Pasadena, Calif. • Walk up and down Colorado Blvd., Lake Avenue, Green Street, Los Robles Avenue, East Delmar Blvd., Orange Grove Blvd., Walnut Street, Fair Oaks Avenue, Union Street, all around Old Town, and from Vroman’s Bookstore over to the Wrigley Mansion to Bistro 45 and back to Rusnak Maserati, and what do you see?
Crimson, not scarlet. Well, OK, there’s some scarlet, too.
All of that may be a slight exaggeration, I mean, crimson isn’t everywhere. But after rain showers on Wednesday and Thursday here, the sunshine came out on Friday and so did Utah fans.
They’ve arrived in the city of roses and they are appearing loud and proud. Seems like they’re all around Southern California, from Bel-Air to Santa Monica to the grounds around the old bowl in the Arroyo Seco.
Even in the face of a pandemic — let’s hope this game actually gets played — Utah football has brought its partisans, by land and air, so many of them descending from the mountain snow.
In the run-up, talked to a family on Thursday, straight in the still-dripping precipitation. They were from Phoenix, but had kin in Blanding. Ute fans. Talked to a father and a son in a restaurant just off the parade route. Ute fans. Talked to four guys loading into an elevator at a hotel with a stash of six-packs of beer. Ute fans. Talked to a woman planning to get a picture of a rose permanently applied on some untold body part at a tattoo parlor. Ute fan. Talked to a diminutive woman buying Utah gear at a pop-up souvenir shop. Not a Ute fan.
“Nope,” she said. “I just think this is a pretty sweatshirt.”
Even saw a happy middle-aged couple wearing Ute shirts and caps. Um … BYU fans.
We may not know yet how strong the Utes will play against Ohio State on Saturday, even with the Buckeyes’ opt outs, preparing now for the NFL draft, but if those Utes show up in the same manner as their fans, and their band-wagoners, pretty sweatshirts and all, they’ll be just fine.
And whatever attendees or absences Ohio State presents on the field, not a single Utah player will care. That’s the Buckeyes’ deal, their problem, not Utah’s.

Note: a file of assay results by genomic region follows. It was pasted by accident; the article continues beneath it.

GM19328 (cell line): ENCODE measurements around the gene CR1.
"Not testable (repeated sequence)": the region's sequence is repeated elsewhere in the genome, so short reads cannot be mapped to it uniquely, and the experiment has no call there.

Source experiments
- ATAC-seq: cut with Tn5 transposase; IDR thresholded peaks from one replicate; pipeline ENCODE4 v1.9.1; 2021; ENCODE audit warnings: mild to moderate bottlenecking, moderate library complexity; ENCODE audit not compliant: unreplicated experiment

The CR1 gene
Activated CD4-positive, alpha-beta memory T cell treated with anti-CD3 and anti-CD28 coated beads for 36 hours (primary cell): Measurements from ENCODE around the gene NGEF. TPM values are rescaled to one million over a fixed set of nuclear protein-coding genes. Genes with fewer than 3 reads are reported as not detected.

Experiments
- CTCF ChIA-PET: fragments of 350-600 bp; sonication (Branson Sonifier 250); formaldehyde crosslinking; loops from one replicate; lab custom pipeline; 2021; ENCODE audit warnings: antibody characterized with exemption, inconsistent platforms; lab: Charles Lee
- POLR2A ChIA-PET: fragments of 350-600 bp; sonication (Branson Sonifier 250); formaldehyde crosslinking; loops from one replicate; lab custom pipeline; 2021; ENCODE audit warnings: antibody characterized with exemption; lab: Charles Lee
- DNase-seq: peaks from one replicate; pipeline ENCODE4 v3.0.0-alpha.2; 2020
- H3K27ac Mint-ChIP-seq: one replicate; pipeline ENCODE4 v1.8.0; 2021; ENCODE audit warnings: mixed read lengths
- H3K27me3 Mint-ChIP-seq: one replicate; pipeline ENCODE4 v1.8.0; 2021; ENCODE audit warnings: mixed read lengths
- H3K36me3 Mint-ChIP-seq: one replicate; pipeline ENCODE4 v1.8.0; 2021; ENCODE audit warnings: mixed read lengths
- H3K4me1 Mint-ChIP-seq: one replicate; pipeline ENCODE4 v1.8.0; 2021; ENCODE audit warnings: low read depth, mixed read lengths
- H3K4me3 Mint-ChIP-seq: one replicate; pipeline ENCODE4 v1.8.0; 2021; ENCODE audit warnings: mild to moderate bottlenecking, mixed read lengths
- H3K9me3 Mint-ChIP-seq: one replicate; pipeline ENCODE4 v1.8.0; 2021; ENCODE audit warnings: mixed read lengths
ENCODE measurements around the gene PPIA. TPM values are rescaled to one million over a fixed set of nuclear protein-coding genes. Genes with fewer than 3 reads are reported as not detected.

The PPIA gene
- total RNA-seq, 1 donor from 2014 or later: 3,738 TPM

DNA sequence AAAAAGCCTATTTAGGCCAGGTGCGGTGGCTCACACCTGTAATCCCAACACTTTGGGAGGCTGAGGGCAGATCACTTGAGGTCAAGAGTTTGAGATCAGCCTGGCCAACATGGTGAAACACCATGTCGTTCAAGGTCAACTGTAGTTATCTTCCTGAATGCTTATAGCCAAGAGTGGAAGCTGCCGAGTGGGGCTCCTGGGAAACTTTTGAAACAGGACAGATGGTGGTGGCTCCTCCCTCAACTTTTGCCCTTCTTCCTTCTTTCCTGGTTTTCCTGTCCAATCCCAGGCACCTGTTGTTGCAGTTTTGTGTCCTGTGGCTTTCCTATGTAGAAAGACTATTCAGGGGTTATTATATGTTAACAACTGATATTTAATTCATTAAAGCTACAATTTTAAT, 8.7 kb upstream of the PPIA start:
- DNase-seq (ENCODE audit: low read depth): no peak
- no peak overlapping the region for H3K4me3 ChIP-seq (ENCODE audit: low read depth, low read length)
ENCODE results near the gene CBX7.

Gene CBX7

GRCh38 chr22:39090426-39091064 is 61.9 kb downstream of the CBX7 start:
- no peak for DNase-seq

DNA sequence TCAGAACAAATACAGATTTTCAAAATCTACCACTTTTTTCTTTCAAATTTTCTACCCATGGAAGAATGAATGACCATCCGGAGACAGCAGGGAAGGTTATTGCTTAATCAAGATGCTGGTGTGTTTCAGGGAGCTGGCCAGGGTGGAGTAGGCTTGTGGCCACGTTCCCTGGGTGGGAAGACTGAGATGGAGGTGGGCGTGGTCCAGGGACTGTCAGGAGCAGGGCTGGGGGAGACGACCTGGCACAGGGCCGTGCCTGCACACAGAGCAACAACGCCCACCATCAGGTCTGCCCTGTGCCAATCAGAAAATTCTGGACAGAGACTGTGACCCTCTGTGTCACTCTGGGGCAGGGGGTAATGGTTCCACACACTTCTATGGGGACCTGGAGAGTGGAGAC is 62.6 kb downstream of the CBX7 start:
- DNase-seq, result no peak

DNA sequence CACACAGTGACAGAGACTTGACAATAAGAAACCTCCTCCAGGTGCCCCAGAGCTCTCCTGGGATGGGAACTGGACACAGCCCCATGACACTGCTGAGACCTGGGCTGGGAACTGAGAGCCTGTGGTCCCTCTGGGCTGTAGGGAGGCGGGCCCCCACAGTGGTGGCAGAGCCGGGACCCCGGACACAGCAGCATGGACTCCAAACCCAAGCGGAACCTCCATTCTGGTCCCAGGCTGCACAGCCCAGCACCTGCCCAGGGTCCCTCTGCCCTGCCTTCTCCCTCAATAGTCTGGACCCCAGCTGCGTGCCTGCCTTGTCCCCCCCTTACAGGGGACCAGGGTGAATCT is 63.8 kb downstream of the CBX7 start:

There’s something about the Rose Bowl and its mystique, its history, its draw that brings people in, especially fans from faraway places, cold places, eager to support teams that don’t often get to the classic, iconic stadium. Which is to say, this isn’t just another Shamrock Meats Bowl.
Not completely sure about the Buckeyes and their followers, although they usually travel in large bunches, even if their draft-eligible players don’t. It’s easy to figure they’ll be here en masse — unless some combination of COVID and eager Ute fans have crowded them out.
Ohio State is one of those teams that has long been associated with the Granddaddy, from decades back. Who doesn’t remember as a kid, looking out the window at the snow on the ground, the temperatures freezing, the ice hanging from the roof, then tuning in on Jan. 1 to watch the Buckeyes go up against USC under the warm rays of sunshine and on vast stretches of green grass, and feel more than a bit of envy?
Hey, Mom and Dad, why do we live in this frozen hellhole when we could live … there?
Well, I did end up living there. More on that later.
I still have a pair of cleats worn by an unknown Ohio State player, a tight end, some 50 years back in the Rose Bowl game, given to me by a friend who got them from who knows where, but … I kept them because of the turf upon which they had run.
The Rose Bowl is one of those holy locations for college football, a place where legends were formed, and ghosts still roam, where echoes of Keith Jackson’s voice can still be heard. Utah has played in that building a number of times previously, it being the regular-season home of the UCLA Bruins. But on New Year’s Day, the old battle axe transforms from whatever it is normally into a kind of sanctuary.